The point is to make a whole: if you add a choral part, you have to make the piano part work with it and build towards and through that. It's about reconceiving it the way Larry wants it versus "If I had written the song ... " And if I work with someone like Yoko Ono, who doesn't read or write music, but sits at the piano or just yells it at me ... I have to make it work in a way that makes her feel good about it, and makes me feel good about it because I have to play that show every night. So if I felt like "I could write any dog shit down, what will she care," I would have been miserable.
JF: It's interesting, because I feel too many people tend to think that when we hear, say Sweeney Todd for example, that every note in the orchestration ... the whole feel of the show is due to the writer, instead of the orchestrator ...
JRB: Well, with Stephen Sondheim, the feel of the show really is his, and Jonathan Tunick, as brilliant as he is, is really just adapting from one medium to another. Yes, when you work with Bill Finn or Liz Swados, you really have to do a lot of the creating. When I write a show, I want to be the person doing the creating; I want to compose from the ground up. And I think Michael John [LaChiusa] and Adam [Guettel] and Andrew [Lippa] feel the same way about it. We don't expect people to come in and clean up our numbers and put a bump on the end to get applause ... we're thinking in much larger terms than that. There's not a note in Parade that I don't have my hands on. When there's underscore, dance music, vocal arrangements ... it's all mine, and I'm very proprietary about that.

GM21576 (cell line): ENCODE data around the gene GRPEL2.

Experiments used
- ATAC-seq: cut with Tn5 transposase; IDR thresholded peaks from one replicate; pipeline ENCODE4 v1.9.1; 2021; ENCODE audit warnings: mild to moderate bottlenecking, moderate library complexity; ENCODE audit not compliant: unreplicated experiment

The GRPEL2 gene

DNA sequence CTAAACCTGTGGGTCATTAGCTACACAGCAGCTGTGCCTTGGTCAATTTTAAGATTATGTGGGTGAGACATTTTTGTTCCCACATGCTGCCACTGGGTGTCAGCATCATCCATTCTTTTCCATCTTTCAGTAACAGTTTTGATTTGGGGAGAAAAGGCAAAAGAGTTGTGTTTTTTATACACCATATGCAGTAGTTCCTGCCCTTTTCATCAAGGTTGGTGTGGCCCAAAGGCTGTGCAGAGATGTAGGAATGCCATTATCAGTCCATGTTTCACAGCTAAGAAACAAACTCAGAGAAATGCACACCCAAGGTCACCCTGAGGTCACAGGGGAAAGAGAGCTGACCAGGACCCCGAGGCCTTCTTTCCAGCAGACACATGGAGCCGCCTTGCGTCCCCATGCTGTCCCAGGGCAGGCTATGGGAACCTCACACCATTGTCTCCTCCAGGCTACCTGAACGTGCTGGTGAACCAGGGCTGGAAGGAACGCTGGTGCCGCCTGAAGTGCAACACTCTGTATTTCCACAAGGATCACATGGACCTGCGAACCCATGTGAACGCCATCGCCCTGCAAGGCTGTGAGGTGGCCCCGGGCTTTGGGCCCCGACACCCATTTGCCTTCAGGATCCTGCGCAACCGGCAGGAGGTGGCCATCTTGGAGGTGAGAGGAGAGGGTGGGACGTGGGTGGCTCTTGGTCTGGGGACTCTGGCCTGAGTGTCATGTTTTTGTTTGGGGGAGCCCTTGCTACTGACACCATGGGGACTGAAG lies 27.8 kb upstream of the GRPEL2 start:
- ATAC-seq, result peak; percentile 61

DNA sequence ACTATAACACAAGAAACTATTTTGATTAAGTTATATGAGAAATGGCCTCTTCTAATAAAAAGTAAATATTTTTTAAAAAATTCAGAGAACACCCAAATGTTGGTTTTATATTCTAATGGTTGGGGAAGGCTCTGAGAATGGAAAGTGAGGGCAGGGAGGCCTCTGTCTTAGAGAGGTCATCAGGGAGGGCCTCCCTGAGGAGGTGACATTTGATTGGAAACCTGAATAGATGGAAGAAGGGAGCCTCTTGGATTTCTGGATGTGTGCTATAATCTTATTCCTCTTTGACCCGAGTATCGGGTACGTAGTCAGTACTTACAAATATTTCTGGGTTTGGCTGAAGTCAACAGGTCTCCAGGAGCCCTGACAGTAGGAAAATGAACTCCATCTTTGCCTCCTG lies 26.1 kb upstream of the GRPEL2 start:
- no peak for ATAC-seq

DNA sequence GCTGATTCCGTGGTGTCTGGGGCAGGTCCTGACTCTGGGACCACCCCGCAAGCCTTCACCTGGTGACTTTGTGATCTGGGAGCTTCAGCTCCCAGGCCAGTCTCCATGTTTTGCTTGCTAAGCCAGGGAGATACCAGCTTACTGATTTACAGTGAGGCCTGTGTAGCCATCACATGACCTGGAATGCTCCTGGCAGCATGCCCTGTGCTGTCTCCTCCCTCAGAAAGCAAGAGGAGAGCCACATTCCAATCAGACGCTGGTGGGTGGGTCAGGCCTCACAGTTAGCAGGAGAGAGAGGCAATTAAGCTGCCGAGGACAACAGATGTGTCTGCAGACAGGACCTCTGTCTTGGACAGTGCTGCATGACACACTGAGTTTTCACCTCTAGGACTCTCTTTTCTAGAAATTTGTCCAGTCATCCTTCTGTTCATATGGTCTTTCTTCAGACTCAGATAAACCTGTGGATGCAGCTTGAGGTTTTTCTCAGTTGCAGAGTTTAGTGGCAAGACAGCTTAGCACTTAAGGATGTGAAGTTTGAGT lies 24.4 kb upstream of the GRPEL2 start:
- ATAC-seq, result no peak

JF: Now how to phrase this ...
JRB: Don't worry ... you can always change it when you type it up.
JF: True. OK ... not to sound utterly pretentious ... but ... given that Parade didn't take off on Broadway last year, and that LaChiusa's Wild Party didn't this year ... that the only successful shows on Broadway recently have been revues, revivals or shows based on movies ... that aside from Jekyll and Hyde and Rent, there hasn't really been a bonafide 'new' musical that was a success ...